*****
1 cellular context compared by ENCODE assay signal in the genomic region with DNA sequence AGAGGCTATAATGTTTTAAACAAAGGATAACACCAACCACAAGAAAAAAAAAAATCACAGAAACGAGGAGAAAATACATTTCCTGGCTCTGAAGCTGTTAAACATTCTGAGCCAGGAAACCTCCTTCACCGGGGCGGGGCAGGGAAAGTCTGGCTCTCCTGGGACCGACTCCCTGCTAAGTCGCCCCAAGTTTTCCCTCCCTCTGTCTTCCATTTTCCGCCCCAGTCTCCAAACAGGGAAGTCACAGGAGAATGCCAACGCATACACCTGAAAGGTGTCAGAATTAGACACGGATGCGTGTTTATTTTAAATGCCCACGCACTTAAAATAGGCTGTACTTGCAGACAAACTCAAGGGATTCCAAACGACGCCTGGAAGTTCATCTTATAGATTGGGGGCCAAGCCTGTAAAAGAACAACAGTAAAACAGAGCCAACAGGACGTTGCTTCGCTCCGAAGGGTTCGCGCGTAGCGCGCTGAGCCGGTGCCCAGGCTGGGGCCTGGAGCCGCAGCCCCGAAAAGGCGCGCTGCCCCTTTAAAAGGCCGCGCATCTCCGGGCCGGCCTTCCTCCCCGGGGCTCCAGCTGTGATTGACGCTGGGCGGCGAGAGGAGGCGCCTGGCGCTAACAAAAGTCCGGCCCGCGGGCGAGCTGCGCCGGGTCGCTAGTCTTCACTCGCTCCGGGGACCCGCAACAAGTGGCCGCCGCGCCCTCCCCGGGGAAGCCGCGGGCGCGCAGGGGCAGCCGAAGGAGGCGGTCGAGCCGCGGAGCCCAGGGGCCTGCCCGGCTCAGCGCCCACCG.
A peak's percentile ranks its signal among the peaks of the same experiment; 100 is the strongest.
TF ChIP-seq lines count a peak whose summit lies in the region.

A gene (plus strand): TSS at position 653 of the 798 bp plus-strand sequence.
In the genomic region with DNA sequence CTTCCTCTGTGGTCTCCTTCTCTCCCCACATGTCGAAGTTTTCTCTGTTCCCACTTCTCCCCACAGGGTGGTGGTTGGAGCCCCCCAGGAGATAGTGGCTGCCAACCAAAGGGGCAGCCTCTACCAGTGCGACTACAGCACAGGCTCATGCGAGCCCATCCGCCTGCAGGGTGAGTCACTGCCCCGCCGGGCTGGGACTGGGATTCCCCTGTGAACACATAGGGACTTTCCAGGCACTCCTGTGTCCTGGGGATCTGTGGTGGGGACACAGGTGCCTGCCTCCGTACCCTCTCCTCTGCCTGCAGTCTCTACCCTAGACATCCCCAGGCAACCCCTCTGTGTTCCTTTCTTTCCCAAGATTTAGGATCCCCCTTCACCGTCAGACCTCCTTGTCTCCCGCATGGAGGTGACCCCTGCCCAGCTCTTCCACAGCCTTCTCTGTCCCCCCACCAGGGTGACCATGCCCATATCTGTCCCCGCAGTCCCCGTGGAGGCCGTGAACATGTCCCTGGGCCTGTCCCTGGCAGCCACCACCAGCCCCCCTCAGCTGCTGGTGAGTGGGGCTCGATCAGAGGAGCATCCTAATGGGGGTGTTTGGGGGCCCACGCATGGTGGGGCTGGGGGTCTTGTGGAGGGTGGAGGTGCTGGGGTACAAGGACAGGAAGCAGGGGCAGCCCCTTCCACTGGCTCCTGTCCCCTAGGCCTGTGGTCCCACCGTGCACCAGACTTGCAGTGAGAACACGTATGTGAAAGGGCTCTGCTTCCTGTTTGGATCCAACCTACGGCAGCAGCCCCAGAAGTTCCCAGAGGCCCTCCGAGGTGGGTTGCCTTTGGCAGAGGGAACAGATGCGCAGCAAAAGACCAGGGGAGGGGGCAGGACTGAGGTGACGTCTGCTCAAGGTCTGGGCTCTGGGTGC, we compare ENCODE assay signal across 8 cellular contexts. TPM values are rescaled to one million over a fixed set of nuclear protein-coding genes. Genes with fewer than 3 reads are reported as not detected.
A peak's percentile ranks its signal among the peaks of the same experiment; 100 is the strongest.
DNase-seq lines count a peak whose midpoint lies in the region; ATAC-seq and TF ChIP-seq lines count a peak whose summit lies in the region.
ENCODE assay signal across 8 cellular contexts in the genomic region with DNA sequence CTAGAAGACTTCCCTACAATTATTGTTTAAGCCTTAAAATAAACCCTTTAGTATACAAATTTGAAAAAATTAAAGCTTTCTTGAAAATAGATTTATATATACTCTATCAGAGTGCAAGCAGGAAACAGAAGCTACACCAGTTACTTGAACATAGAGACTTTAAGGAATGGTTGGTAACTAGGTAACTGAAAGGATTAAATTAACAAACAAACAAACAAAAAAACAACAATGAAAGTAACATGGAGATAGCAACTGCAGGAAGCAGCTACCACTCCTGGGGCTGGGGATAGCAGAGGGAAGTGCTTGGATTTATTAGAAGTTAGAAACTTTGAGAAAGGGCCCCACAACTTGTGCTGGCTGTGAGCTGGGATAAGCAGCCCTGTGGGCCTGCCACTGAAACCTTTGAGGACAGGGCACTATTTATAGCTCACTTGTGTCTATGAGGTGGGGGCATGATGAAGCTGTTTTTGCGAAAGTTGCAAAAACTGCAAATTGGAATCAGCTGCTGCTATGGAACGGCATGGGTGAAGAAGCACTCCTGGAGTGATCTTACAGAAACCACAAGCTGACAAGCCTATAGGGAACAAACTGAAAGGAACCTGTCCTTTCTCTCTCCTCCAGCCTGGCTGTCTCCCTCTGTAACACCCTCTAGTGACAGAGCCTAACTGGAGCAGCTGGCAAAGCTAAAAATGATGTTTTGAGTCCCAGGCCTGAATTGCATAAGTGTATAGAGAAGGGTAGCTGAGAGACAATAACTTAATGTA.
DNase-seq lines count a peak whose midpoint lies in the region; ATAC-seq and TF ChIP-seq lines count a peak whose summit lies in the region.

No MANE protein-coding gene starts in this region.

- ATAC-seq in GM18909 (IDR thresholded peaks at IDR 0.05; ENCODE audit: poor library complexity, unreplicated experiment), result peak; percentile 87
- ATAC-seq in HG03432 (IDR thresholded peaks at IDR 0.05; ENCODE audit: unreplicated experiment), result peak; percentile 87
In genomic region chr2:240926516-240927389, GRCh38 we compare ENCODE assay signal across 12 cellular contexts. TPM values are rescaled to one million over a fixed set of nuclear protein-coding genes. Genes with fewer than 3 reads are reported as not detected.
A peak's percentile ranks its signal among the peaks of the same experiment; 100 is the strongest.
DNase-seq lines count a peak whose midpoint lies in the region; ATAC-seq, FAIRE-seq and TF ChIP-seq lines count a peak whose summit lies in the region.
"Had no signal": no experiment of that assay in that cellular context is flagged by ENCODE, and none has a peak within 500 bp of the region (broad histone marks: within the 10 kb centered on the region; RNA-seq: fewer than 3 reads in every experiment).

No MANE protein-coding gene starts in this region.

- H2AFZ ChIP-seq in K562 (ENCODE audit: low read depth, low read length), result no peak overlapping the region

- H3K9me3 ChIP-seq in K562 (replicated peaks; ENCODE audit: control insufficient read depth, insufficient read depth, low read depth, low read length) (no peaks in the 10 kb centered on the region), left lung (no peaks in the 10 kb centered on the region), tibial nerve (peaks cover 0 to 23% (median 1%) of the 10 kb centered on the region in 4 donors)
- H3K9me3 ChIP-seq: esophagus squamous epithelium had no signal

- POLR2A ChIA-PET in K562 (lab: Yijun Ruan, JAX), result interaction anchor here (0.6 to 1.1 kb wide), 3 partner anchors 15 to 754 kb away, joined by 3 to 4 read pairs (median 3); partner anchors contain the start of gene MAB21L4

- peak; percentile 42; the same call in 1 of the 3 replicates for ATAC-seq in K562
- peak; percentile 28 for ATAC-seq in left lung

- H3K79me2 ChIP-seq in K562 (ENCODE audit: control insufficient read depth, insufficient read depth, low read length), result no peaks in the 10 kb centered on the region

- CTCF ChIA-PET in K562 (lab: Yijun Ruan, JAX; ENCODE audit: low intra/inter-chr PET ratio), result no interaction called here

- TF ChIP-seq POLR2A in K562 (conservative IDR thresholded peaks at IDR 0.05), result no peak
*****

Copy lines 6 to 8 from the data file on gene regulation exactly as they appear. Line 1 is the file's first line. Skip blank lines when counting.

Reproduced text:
A peak's percentile ranks its signal among the peaks of the same experiment; 100 is the strongest.
DNase-seq lines count a peak whose midpoint lies in the region; ATAC-seq and TF ChIP-seq lines count a peak whose summit lies in the region.
ENCODE assay signal across 8 cellular contexts in the genomic region with DNA sequence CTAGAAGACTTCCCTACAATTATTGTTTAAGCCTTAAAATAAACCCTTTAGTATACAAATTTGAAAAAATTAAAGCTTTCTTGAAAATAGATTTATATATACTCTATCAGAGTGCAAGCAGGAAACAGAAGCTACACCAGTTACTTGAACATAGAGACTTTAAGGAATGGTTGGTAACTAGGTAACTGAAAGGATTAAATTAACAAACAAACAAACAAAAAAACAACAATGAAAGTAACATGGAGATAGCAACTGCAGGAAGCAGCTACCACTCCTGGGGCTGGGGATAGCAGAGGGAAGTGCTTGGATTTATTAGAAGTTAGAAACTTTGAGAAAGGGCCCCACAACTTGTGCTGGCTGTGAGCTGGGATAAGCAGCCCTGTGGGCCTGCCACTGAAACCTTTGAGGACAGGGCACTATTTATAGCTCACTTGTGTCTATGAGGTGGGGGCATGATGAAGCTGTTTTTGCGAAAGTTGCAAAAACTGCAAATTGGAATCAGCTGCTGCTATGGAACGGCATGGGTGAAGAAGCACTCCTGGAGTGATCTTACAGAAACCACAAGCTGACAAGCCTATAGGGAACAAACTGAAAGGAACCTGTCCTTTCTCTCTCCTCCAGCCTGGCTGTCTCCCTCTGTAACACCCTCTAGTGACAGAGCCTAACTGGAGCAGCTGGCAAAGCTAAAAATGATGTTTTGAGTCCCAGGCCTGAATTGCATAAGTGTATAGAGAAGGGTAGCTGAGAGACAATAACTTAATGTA.